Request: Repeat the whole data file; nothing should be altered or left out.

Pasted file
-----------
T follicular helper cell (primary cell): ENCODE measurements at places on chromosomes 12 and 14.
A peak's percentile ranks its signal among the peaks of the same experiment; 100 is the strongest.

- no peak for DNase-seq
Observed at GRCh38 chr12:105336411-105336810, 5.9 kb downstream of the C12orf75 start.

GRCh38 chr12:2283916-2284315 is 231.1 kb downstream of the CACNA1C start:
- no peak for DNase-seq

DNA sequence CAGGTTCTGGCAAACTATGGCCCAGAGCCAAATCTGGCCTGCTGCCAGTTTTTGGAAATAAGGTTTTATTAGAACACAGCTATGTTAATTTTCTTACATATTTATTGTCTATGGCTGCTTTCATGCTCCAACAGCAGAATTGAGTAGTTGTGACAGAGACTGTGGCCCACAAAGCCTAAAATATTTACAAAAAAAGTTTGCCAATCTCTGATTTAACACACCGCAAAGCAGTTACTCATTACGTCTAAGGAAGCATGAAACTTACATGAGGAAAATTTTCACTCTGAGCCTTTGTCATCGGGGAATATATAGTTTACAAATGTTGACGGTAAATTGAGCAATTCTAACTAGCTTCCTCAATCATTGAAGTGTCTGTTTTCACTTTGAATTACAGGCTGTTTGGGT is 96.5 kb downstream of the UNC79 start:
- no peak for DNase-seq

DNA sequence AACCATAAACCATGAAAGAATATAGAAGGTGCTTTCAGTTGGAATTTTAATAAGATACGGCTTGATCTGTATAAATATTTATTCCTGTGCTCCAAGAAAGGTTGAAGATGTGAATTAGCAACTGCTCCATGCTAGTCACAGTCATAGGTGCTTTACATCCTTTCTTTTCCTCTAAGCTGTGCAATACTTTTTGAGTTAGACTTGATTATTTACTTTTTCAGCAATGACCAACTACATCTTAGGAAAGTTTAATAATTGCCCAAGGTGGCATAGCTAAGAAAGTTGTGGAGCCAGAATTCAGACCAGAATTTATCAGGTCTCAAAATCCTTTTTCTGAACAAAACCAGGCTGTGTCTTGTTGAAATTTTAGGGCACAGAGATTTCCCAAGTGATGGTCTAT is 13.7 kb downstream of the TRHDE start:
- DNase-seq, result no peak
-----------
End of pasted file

T follicular helper cell (primary cell): ENCODE measurements at places on chromosomes 12 and 14.
A peak's percentile ranks its signal among the peaks of the same experiment; 100 is the strongest.

- no peak for DNase-seq
Observed at GRCh38 chr12:105336411-105336810, 5.9 kb downstream of the C12orf75 start.

GRCh38 chr12:2283916-2284315 is 231.1 kb downstream of the CACNA1C start:
- no peak for DNase-seq

DNA sequence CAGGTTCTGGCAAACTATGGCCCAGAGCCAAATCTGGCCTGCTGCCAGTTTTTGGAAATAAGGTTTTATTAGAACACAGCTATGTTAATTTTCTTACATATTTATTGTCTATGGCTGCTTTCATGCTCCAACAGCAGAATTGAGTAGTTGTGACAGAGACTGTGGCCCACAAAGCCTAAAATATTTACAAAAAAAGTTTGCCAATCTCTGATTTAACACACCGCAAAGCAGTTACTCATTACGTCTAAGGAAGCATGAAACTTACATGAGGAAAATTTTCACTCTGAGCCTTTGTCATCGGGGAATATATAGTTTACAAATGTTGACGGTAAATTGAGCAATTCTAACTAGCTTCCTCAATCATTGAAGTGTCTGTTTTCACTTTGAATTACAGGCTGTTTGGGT is 96.5 kb downstream of the UNC79 start:
- no peak for DNase-seq

DNA sequence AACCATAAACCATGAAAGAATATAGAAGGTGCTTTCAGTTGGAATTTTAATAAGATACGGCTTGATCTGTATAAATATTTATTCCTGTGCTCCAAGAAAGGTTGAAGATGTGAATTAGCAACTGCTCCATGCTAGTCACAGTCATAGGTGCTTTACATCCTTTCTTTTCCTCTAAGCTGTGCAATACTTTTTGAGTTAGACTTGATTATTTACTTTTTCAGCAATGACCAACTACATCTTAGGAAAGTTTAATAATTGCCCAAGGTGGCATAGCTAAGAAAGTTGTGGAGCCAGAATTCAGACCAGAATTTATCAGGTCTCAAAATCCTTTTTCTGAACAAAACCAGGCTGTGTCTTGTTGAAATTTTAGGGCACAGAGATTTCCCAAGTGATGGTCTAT is 13.7 kb downstream of the TRHDE start:
- DNase-seq, result no peak